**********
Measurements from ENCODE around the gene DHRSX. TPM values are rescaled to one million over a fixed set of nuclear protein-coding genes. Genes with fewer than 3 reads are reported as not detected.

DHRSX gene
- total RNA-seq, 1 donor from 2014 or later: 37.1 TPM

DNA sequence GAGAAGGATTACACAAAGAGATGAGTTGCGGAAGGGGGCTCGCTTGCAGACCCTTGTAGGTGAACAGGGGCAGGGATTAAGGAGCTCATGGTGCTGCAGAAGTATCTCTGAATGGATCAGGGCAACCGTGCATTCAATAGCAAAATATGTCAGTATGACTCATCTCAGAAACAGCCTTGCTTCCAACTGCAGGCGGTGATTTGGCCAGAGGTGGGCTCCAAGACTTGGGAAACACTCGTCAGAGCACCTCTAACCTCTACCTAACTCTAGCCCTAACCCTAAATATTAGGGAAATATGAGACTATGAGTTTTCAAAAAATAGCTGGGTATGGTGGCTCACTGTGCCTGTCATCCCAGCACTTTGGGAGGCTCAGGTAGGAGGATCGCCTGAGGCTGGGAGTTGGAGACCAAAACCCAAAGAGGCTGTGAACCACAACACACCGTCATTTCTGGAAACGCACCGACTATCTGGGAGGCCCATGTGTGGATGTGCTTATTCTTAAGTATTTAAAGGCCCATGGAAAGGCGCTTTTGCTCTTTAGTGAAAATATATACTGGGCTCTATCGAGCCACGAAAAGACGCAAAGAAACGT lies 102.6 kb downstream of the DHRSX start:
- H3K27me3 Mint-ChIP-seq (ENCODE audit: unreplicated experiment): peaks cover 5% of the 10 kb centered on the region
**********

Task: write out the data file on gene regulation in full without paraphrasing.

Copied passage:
Measurements from ENCODE around the gene DHRSX. TPM values are rescaled to one million over a fixed set of nuclear protein-coding genes. Genes with fewer than 3 reads are reported as not detected.

DHRSX gene
- total RNA-seq, 1 donor from 2014 or later: 37.1 TPM

DNA sequence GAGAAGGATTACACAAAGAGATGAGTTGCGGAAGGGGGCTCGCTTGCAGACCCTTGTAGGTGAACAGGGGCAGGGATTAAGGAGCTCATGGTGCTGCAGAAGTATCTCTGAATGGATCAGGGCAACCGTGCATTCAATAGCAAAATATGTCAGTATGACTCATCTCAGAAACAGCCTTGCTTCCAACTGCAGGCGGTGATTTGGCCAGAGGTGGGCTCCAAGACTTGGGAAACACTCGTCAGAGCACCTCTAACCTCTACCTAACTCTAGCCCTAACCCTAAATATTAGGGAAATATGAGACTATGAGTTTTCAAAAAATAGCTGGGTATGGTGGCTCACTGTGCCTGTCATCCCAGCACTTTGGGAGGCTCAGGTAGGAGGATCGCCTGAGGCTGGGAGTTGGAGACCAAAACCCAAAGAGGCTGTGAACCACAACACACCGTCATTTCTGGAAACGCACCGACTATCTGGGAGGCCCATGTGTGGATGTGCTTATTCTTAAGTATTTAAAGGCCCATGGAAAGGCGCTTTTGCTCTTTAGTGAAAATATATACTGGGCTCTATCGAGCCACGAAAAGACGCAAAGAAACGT lies 102.6 kb downstream of the DHRSX start:
- H3K27me3 Mint-ChIP-seq (ENCODE audit: unreplicated experiment): peaks cover 5% of the 10 kb centered on the region